She asked not to be identified by her real name. A young addict in her twenties, despite her online addiction, attends Stanford University. She has all the polish and composure you’d expect of a student, yet she succumbs to her habit during the day. She can’t help it; she is compulsively hooked.
Yin is an Instagram addict. The photo-sharing social network platform, acquired by Facebook for $1 billion, caught the minds of Yin and 40 million others like her. The acquisition shows the increasing influence–and great value created by–habit-forming technologies. Of course, the Instagram acquisition price was driven by a host of determinants including a rumored bidding war for the company. But at its core, the platform is the latest example of an enterprising team, experienced in psychology as much as technology, that unleashed an addictive monster on users who made it part of their daily lives.
Like all addicts, Yin doesn’t recognize she’s hooked. “It’s just fun,” she says as she takes her latest in a set of moody snapshots evocative of the late 1970s. “I don’t have a problem or anything. I just use it whenever I see something good. I feel I have to seize it before it’s gone.”
The Triggers in your head
Instagram produced an expected response inside Yin’s brain. Her behavior was reshaped by a reinforcement loop which, through repeated conditioning, built a connection between the things she observes in the world around her and the platform on her phone. When an application is tightly linked with a thought, a pre-existing habit, or an emotion, it generates an “internal trigger.” Unlike external triggers, which are sensory incentives, like a phone ringing or an online advertisement telling us to “click here!” you can’t see, hear or touch internal triggers. Internal triggers exhibit automatically in mind and producing them is the brass ring of consumer technology.
We check Twitter when we are bored. We use Facebook when we’re lonely. Emotions cause the desire to use these services. But how does a platform like Instagram creates internal triggers in Yin and a lot of other users? It Turns out that there is a stepwise approach to create internal triggers:
1- Acquire and educate with internal triggers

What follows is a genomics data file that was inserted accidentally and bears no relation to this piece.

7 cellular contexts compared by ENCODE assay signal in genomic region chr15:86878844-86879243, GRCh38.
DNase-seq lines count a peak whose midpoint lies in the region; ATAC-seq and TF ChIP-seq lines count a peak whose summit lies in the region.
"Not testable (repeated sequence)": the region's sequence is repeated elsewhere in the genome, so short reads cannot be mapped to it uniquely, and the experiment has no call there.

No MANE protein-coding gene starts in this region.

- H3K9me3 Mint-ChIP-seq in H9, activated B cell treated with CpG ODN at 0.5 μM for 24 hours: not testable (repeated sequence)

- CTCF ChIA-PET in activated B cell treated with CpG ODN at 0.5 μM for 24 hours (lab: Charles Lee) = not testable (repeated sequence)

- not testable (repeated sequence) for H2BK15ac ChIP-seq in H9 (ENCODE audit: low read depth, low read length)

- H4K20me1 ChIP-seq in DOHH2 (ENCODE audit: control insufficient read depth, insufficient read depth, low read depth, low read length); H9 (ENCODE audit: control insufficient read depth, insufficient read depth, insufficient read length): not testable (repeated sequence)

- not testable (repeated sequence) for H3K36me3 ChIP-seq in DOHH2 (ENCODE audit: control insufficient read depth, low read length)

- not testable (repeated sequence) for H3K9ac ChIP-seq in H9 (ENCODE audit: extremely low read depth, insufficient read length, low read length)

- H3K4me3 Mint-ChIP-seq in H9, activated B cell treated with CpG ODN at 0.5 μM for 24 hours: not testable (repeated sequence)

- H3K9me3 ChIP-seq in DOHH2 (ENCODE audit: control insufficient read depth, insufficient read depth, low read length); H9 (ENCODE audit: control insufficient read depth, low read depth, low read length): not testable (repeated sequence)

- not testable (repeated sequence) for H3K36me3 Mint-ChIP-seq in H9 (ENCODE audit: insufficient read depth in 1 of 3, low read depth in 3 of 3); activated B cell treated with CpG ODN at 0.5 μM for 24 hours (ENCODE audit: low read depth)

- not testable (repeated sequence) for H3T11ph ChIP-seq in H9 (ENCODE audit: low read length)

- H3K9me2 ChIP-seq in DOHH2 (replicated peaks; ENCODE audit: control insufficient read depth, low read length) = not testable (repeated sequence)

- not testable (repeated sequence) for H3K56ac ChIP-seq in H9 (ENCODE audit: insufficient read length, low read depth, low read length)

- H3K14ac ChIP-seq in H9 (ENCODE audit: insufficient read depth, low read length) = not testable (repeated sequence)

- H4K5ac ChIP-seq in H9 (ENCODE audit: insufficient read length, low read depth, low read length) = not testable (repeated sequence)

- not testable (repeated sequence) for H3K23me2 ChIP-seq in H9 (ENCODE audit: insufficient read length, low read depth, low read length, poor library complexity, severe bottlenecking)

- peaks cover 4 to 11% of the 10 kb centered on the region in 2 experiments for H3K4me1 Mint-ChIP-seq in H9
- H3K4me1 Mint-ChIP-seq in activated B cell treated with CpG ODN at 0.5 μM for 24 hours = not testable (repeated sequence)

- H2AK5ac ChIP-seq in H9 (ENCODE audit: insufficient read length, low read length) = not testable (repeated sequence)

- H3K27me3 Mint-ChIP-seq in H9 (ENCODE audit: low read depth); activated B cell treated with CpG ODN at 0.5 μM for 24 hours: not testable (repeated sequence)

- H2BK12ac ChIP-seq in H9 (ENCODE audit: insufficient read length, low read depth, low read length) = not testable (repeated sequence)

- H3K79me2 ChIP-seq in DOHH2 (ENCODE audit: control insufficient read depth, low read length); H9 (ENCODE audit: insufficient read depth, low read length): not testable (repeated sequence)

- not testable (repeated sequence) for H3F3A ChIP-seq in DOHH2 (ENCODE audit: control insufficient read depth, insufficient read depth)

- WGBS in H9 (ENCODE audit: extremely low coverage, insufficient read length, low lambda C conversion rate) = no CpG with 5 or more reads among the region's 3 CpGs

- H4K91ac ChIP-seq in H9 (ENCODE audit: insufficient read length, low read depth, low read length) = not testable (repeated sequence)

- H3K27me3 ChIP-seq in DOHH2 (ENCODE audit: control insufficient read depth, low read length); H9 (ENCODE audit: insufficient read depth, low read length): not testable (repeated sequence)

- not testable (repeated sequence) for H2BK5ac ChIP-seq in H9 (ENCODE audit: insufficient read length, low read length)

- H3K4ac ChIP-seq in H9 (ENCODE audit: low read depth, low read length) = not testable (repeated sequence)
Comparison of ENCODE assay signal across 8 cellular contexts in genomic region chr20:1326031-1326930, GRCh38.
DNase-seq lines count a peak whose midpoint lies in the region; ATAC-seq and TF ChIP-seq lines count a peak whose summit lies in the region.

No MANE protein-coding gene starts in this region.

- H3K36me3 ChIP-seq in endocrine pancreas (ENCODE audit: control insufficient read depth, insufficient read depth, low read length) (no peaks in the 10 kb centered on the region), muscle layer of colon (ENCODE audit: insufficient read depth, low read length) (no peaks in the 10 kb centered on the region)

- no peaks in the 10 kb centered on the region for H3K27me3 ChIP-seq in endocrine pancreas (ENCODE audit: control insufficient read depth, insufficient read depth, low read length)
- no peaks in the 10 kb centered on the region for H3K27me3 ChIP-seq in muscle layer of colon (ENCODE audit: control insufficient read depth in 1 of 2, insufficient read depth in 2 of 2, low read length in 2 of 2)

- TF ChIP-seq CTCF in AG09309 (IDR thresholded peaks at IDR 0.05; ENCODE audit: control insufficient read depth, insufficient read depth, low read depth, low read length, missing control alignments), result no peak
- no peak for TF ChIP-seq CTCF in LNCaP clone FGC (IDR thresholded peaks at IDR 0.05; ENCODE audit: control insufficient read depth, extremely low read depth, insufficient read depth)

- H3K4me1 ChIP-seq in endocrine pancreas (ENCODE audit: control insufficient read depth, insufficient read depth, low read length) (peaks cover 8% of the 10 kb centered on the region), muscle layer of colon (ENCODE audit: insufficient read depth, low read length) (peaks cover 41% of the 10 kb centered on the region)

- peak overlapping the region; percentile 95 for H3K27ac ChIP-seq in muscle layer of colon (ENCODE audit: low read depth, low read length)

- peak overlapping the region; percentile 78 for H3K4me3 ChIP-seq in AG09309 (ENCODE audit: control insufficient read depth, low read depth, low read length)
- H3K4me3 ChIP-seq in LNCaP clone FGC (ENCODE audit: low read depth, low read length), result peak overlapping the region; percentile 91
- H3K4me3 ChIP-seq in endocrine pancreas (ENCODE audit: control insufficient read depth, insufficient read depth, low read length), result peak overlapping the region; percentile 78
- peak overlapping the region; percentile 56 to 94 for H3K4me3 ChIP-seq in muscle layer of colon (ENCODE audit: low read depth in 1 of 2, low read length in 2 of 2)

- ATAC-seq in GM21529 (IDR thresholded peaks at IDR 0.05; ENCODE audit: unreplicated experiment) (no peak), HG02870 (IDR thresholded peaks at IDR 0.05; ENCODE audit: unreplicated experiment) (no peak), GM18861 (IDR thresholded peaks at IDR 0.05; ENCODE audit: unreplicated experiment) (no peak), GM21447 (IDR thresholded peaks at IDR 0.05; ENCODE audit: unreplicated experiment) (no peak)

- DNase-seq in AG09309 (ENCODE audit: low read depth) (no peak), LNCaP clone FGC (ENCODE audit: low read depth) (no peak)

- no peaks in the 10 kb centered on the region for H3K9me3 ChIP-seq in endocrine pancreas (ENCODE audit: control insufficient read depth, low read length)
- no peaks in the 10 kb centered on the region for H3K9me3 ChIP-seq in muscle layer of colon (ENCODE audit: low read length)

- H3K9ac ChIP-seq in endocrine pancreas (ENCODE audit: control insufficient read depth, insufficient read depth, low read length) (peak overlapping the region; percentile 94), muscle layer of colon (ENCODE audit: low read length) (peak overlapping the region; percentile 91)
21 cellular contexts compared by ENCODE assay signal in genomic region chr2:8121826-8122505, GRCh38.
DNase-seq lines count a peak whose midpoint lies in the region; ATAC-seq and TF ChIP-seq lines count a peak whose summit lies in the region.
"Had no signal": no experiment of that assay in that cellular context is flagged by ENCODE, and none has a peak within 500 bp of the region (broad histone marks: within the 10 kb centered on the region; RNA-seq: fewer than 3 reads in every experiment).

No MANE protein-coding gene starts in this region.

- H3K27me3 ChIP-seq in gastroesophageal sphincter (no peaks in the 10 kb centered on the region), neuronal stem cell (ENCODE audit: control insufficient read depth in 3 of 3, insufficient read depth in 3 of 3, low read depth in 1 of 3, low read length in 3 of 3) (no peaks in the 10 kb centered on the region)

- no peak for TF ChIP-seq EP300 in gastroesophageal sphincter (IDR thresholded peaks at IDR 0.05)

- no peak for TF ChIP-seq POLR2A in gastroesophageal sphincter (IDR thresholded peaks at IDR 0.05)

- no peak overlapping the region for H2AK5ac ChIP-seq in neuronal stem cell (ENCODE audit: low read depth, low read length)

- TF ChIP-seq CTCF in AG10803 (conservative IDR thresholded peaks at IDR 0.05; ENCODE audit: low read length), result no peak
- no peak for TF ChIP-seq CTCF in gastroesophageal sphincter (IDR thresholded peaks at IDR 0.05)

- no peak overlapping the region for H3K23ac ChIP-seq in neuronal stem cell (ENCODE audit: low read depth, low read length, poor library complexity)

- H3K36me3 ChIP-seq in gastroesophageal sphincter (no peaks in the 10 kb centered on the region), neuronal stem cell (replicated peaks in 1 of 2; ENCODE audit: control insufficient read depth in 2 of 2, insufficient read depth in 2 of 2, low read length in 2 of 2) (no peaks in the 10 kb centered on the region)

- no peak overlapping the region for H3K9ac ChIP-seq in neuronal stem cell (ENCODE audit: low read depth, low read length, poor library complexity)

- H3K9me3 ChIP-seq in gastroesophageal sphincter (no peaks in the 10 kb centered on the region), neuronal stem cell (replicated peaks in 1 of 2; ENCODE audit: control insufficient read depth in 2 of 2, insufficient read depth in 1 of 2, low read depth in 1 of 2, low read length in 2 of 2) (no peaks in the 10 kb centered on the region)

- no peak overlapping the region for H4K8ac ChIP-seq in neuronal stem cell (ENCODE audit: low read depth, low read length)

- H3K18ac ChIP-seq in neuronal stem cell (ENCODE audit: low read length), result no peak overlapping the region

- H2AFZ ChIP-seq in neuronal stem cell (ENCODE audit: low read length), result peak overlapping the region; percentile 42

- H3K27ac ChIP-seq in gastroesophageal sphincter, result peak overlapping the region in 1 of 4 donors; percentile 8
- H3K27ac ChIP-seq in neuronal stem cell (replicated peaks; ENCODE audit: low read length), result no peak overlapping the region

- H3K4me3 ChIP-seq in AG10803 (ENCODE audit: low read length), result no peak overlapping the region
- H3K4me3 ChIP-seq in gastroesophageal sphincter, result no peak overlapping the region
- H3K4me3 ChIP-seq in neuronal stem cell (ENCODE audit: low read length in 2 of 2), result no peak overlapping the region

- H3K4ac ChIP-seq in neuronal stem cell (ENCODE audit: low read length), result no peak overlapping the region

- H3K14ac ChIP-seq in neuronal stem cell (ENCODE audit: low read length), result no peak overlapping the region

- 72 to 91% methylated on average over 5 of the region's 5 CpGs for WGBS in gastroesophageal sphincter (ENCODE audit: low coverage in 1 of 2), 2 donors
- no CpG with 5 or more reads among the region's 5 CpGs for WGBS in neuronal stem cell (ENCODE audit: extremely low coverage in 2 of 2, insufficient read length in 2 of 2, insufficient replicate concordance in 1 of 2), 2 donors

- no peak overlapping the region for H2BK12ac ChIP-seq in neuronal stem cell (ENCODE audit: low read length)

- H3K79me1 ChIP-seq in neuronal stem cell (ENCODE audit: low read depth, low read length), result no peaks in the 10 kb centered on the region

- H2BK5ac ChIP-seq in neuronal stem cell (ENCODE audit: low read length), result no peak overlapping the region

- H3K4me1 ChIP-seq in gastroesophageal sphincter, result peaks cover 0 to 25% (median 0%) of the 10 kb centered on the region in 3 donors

Instagram filled Facebook feeds, and Twitter streams with funny sepia-toned pictures, each with various links back to the platform. These external triggers not only attracted new users but also taught them how to use the product. Instagram efficiently used external triggers to communicate what their platform is for.
“Quick wonderful photo sharing,” as their slogan says, showed the purpose of the service. And by communicating the use-case, Instagram was victorious in obtaining millions of new users. But significant growth is not enough. In a world full of online distractions, Instagram needed users to use the platform daily.
2- Create desire
To get people using, Instagram followed a product design pattern common between habit-forming technologies, hooks. After tapping through from external triggers, people are prompted to install the app, and they start using it for the first time. The minimalist interfaces all but eliminates the need to think. With just a tap, a picture is taken, and all kinds of sensory and social rewards ensue. Each picture was taken and shared further commits the person to the app.
Consequently, users change not only their behavior but also their minds.
3- Add the Internal trigger
Finally, a habit is established. Users no longer need external triggers to use Instagram because the internal triggers occur on their own. As Yin said, “I just use it whenever I see something awesome.” Having observed the “popular” tab of the app thousands of times, she’s honed her perception of what “awesome” is. She’s also collected feedback from friends who reward her with likes and comments. Now she finds herself always on the hunt for pictures that fit the Instagram style. Like a never-ending scavenger hunt, like if she is forced to capture these moments.
For millions of people like Yin, Instagram is a harbor for inspirations and emotions. It’s a virtual diary in pretty pixels. By thoughtfully moving people from external to internal triggers, Instagram created a persistent routine in users’ lives. Once their internal triggers started to fire, competing platforms didn’t stand a chance. Each snapshot further committed users to Instagram, making it essential to them, and apparently to Facebook as well.
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